Journal of Common Market Studies vol:42 issue:3 pages:473-495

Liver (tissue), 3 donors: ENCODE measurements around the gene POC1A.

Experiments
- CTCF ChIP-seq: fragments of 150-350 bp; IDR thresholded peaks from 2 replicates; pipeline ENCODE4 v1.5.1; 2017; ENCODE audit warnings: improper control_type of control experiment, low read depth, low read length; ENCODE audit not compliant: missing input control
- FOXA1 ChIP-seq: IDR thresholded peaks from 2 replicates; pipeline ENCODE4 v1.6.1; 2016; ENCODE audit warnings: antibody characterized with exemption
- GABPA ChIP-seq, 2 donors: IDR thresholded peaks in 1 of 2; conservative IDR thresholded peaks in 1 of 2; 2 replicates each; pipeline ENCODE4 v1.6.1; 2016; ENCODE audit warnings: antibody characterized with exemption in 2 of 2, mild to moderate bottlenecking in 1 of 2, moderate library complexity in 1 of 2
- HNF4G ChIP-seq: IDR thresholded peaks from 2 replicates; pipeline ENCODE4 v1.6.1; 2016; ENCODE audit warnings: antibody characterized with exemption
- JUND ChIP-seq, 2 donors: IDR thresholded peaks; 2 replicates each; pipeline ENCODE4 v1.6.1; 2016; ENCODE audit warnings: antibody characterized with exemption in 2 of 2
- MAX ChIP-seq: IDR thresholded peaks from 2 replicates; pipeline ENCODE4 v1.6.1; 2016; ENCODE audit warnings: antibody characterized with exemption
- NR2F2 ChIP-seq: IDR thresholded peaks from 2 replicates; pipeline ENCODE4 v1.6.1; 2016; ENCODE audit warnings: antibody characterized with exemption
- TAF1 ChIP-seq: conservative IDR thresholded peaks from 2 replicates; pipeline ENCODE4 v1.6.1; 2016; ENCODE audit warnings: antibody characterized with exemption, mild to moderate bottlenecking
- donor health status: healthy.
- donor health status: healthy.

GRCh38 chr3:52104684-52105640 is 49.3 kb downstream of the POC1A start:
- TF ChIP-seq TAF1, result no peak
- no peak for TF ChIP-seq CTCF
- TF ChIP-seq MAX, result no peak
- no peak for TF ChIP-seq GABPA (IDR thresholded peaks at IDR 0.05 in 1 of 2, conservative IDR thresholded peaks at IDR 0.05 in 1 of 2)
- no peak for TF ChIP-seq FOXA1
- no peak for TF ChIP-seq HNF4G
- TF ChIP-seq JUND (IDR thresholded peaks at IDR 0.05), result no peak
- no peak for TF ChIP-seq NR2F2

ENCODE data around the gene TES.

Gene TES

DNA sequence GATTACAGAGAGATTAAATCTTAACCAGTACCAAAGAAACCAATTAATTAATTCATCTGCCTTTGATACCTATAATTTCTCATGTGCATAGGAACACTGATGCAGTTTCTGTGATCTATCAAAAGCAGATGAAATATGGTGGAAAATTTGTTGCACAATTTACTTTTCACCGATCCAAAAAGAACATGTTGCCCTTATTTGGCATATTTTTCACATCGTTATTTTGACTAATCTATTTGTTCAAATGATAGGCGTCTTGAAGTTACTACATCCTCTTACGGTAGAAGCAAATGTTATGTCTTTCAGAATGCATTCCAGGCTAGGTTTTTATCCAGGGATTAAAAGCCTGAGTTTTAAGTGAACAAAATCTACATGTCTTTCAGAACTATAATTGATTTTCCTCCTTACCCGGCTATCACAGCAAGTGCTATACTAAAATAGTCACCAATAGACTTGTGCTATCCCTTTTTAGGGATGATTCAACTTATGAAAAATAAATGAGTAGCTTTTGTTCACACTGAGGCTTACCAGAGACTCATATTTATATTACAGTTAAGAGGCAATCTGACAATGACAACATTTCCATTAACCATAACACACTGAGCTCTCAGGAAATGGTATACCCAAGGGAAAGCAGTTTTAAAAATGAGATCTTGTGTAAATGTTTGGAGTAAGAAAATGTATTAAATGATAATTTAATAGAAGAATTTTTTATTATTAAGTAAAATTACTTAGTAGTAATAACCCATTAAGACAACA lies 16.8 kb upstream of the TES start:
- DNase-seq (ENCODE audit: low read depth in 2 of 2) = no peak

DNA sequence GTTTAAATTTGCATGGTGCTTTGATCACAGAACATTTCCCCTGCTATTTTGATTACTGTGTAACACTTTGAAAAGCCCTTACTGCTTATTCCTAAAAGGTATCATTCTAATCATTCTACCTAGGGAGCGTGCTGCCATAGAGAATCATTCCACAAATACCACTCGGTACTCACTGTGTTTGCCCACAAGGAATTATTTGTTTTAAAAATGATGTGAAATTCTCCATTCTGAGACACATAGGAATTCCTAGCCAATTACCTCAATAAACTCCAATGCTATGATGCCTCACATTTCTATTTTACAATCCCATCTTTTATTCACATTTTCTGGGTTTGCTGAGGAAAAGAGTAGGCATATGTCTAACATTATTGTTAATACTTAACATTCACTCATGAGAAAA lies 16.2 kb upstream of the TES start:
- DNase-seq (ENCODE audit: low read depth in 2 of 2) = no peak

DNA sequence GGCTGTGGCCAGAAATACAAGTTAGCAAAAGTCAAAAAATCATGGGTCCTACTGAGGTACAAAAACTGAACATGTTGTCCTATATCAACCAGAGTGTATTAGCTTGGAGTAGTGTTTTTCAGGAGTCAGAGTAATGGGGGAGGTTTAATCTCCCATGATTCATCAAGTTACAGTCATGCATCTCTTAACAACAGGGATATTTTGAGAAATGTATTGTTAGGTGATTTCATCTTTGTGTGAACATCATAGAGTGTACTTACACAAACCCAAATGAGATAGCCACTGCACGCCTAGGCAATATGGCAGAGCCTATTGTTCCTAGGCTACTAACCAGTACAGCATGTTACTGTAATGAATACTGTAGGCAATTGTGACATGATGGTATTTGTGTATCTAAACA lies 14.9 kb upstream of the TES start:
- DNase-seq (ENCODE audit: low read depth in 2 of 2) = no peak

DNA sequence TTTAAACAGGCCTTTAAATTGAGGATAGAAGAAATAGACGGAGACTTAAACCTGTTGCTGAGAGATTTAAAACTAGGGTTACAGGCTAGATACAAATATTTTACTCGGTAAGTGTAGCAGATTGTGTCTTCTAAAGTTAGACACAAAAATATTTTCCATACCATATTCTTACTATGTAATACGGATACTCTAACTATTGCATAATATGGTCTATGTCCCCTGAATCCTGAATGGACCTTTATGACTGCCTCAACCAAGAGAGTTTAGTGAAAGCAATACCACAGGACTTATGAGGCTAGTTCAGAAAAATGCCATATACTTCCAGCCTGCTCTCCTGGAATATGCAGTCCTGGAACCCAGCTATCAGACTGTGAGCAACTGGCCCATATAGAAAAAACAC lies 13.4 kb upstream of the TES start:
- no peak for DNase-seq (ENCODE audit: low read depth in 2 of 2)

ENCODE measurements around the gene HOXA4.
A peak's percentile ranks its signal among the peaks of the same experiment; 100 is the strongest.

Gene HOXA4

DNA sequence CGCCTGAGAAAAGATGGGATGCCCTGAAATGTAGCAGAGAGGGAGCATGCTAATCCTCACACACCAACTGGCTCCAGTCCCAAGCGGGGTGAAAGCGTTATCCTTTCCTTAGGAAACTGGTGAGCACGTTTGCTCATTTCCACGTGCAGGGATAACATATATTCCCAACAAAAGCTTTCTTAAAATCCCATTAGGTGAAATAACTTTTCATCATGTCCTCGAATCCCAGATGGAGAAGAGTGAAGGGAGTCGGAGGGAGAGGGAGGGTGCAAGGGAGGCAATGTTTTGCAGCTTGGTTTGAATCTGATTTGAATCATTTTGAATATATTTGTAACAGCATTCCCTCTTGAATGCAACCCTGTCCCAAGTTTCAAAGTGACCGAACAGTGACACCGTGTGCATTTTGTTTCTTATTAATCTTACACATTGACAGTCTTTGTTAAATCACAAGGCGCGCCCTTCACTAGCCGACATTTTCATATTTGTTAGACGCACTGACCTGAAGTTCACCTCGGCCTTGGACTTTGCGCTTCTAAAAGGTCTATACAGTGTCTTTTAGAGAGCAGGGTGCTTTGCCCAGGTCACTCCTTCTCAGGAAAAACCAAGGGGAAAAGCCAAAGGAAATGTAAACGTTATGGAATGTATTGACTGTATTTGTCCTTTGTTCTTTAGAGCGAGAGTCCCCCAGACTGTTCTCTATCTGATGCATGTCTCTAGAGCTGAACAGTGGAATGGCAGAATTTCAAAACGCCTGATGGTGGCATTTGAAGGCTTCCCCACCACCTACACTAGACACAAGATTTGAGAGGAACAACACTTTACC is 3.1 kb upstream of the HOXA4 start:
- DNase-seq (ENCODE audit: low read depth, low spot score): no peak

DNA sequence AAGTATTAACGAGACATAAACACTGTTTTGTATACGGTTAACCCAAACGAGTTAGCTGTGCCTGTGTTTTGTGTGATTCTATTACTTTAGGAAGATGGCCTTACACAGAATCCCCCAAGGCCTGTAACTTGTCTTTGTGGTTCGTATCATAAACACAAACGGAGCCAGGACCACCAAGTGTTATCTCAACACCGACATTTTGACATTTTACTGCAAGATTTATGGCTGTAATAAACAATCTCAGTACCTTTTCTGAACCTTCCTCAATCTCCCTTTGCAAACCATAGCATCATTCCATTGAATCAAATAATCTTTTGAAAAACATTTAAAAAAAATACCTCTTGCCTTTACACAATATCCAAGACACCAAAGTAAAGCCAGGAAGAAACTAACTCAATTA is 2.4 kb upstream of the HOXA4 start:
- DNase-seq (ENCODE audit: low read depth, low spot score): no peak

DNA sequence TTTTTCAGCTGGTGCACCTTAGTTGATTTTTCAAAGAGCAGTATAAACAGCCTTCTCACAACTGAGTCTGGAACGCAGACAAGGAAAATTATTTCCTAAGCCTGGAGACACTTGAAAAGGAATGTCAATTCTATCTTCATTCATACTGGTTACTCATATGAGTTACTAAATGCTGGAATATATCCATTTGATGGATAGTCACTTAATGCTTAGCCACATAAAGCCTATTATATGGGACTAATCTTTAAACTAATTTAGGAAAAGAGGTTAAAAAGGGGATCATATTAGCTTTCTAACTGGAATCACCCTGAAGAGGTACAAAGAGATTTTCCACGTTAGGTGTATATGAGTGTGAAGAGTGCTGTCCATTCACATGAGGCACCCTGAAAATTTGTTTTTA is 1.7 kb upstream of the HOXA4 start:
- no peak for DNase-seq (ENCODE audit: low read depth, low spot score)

This article is an attempt to test empirically a theory of access that investigates the logic behind the lobbying behaviour of business interests in the European Parliament. The theoretical framework tries to explain the degree of access of different organizational forms of business interest representation (companies, associations and consultants) to the supranational assembly in terms of a theory of the supply and demand of ‘access goods’. On the basis of 14 exploratory and 27 semi-structured interviews, the hypotheses are checked in the Committee on Economic and Monetary Affairs (ECON) of the European Parliament. Surprisingly, European and national associations enjoy a similar degree of access to the Parliament. Individual companies and consultants have a much lower degree of access than the two collective forms of interest representation. In the conclusion, these results are analysed in the light of the existing literature on party cohesion and coalition formation in the European Parliament.